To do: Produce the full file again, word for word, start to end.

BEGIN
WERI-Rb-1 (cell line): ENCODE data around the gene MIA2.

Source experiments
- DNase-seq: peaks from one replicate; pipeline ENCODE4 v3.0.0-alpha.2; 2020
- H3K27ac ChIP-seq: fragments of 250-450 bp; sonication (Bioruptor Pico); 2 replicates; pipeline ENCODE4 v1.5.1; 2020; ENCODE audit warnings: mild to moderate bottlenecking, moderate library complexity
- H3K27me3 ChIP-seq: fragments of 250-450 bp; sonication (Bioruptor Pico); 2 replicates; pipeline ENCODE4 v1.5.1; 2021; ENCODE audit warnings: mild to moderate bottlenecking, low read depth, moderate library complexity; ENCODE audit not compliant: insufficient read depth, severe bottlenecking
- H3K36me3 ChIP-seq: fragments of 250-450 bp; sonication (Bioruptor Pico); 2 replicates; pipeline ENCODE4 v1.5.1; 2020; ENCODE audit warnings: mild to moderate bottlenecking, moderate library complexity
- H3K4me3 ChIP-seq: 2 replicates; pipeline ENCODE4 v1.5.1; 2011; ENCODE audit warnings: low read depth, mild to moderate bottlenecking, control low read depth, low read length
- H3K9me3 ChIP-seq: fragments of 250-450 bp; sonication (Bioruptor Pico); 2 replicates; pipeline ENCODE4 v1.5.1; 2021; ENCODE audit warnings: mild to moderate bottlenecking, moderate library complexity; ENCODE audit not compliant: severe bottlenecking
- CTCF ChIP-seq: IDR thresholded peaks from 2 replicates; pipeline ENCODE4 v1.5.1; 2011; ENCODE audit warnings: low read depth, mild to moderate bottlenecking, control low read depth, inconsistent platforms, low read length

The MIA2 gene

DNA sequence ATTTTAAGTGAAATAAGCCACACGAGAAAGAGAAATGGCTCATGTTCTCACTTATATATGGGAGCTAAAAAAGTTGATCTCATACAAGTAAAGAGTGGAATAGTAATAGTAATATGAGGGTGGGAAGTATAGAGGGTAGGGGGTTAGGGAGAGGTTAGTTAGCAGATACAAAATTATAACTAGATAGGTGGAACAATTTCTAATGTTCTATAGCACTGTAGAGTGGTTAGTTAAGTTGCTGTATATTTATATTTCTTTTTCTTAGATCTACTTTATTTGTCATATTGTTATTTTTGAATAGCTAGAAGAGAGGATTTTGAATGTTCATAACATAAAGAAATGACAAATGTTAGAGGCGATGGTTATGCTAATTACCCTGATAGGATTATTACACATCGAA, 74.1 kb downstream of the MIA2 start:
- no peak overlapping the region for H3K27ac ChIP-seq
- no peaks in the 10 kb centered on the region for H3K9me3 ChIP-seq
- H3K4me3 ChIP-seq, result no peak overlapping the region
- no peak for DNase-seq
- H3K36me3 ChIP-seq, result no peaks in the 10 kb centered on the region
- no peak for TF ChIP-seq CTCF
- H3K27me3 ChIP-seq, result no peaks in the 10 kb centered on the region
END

WERI-Rb-1 (cell line): ENCODE data around the gene MIA2.

Source experiments
- DNase-seq: peaks from one replicate; pipeline ENCODE4 v3.0.0-alpha.2; 2020
- H3K27ac ChIP-seq: fragments of 250-450 bp; sonication (Bioruptor Pico); 2 replicates; pipeline ENCODE4 v1.5.1; 2020; ENCODE audit warnings: mild to moderate bottlenecking, moderate library complexity
- H3K27me3 ChIP-seq: fragments of 250-450 bp; sonication (Bioruptor Pico); 2 replicates; pipeline ENCODE4 v1.5.1; 2021; ENCODE audit warnings: mild to moderate bottlenecking, low read depth, moderate library complexity; ENCODE audit not compliant: insufficient read depth, severe bottlenecking
- H3K36me3 ChIP-seq: fragments of 250-450 bp; sonication (Bioruptor Pico); 2 replicates; pipeline ENCODE4 v1.5.1; 2020; ENCODE audit warnings: mild to moderate bottlenecking, moderate library complexity
- H3K4me3 ChIP-seq: 2 replicates; pipeline ENCODE4 v1.5.1; 2011; ENCODE audit warnings: low read depth, mild to moderate bottlenecking, control low read depth, low read length
- H3K9me3 ChIP-seq: fragments of 250-450 bp; sonication (Bioruptor Pico); 2 replicates; pipeline ENCODE4 v1.5.1; 2021; ENCODE audit warnings: mild to moderate bottlenecking, moderate library complexity; ENCODE audit not compliant: severe bottlenecking
- CTCF ChIP-seq: IDR thresholded peaks from 2 replicates; pipeline ENCODE4 v1.5.1; 2011; ENCODE audit warnings: low read depth, mild to moderate bottlenecking, control low read depth, inconsistent platforms, low read length

The MIA2 gene

DNA sequence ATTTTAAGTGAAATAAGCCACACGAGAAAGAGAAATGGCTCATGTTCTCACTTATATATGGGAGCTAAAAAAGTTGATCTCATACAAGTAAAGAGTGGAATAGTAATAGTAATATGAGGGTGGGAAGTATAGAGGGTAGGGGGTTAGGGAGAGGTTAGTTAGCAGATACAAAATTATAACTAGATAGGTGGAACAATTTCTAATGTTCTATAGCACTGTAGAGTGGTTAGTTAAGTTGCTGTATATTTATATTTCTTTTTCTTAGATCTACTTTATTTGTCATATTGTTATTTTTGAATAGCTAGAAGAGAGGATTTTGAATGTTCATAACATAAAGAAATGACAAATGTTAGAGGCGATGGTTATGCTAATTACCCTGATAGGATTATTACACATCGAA, 74.1 kb downstream of the MIA2 start:
- no peak overlapping the region for H3K27ac ChIP-seq
- no peaks in the 10 kb centered on the region for H3K9me3 ChIP-seq
- H3K4me3 ChIP-seq, result no peak overlapping the region
- no peak for DNase-seq
- H3K36me3 ChIP-seq, result no peaks in the 10 kb centered on the region
- no peak for TF ChIP-seq CTCF
- H3K27me3 ChIP-seq, result no peaks in the 10 kb centered on the region